One of the grandfathers of sport psychology, Dr. Bruce Ogilvie (1997), researched young female runners. What he observed was striking. The teen female cross country runners responded best to coaches with a “relationship focus.” The “relationship” oriented coaches worked hard on developing positive one-on-one relationships with the girls and strong camaraderie. The girls reported feeling personally cared about, since their coaches knew both sport and personal highlight of each girl. This approach was the key building block for having successful teams and outcomes for the female teen sports teams studied. Ken Grace, whose cross country teams I worked with at City College of San Francisco for several years, currently coaches younger athletes at Chabot Community College in Hayward, CA. He sums up coaching young female athletes in the following ways:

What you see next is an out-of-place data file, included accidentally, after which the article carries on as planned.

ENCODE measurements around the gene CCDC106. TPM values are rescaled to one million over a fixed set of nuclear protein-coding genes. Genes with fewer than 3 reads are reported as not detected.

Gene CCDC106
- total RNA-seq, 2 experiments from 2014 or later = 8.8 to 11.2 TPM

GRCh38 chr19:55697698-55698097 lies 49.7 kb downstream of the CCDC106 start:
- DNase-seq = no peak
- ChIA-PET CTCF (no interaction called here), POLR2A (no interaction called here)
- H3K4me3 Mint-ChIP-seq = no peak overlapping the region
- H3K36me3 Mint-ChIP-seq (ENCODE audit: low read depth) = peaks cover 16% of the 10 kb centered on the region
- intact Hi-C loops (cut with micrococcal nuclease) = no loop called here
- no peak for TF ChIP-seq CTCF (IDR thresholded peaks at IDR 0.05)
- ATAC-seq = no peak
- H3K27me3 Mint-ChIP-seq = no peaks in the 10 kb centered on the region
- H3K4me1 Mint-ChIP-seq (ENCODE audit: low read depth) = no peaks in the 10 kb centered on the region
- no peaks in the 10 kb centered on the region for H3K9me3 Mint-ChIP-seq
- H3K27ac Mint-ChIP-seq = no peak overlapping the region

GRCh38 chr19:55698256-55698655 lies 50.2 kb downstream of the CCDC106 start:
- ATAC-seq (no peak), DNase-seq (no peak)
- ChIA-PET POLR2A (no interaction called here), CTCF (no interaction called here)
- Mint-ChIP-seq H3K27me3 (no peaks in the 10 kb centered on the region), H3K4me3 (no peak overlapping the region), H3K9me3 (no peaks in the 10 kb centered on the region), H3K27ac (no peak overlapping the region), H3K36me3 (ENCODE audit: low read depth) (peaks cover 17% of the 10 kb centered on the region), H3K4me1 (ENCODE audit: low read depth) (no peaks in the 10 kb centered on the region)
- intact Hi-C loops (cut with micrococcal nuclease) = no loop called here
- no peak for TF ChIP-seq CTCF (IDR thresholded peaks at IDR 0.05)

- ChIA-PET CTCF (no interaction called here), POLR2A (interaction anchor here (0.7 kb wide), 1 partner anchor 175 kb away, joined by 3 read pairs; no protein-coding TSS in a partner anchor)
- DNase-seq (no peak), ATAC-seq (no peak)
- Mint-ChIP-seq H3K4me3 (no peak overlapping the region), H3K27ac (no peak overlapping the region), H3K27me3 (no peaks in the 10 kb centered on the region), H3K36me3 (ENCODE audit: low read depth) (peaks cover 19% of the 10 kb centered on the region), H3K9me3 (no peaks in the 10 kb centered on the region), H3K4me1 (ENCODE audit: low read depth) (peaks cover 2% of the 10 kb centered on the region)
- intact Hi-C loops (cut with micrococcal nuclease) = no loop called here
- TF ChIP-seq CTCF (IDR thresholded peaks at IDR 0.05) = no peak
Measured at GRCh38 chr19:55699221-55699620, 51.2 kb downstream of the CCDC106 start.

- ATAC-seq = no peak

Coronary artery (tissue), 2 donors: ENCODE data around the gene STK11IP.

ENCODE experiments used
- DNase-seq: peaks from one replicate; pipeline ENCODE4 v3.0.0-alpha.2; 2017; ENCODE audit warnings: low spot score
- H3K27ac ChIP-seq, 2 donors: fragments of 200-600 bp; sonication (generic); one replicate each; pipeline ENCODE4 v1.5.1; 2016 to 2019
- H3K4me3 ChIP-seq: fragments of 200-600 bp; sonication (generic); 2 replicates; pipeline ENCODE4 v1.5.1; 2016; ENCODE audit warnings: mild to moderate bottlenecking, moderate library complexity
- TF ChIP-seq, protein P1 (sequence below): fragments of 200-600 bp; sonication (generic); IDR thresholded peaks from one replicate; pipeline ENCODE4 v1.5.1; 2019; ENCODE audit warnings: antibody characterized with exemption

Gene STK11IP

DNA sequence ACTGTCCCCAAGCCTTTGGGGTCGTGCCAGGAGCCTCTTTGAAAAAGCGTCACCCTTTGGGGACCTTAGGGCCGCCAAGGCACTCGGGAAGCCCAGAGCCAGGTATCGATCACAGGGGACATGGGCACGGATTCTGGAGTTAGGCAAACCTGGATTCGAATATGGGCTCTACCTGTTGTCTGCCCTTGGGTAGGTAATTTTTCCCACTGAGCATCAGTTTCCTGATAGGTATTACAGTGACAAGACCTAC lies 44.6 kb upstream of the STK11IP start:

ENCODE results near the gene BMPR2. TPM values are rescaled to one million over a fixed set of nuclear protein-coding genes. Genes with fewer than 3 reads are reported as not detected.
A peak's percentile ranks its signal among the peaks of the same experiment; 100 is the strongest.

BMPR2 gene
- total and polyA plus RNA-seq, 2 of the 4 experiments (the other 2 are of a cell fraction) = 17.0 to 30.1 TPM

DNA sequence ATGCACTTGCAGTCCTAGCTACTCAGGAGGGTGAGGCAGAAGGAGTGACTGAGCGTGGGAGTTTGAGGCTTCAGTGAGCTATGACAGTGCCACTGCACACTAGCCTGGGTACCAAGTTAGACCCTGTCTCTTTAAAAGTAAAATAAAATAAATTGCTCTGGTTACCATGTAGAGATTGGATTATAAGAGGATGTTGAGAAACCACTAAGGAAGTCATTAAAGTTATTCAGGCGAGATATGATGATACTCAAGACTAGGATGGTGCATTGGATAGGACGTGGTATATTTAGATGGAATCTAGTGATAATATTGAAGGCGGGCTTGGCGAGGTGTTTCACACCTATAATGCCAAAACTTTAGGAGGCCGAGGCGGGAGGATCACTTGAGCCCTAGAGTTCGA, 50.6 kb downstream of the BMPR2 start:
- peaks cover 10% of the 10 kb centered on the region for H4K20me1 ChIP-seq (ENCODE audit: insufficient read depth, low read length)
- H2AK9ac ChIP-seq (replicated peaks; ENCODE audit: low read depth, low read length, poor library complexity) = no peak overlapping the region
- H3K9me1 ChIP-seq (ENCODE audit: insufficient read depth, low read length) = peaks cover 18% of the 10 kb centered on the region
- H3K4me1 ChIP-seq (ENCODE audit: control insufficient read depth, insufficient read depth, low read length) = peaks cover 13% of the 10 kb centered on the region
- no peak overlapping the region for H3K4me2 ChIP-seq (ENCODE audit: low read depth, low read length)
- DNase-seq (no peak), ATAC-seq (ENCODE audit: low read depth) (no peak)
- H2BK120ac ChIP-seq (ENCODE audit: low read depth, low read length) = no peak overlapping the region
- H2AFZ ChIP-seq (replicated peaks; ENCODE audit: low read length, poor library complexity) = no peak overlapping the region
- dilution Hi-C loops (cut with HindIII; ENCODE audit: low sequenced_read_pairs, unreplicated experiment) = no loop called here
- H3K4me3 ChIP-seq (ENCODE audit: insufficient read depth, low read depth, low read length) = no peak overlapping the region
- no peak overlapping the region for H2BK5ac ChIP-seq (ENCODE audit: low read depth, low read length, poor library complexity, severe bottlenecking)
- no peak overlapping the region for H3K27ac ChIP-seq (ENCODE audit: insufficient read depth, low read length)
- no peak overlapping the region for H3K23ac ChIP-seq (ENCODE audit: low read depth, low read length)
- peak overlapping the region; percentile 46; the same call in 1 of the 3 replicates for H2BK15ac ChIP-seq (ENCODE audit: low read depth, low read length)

- Girls listen and boys challenge when it comes to coaching and teaching a new concept.
- Girls generally under-rate their athletic ability and ability to be competitive.
- It is easier to create a team atmosphere with a group of young women who tend to be more peer-based in their groups.
- It is extremely important, especially girls, that the coach focuses on the positive aspects of each workout.
As a sports psychologist, I’ve found teaching young women and teens the basic mental skills of sports helps provide them with a basic foundation of discipline, focus, strength, and commitment. Team sports can especially give them a sense of group camaraderie.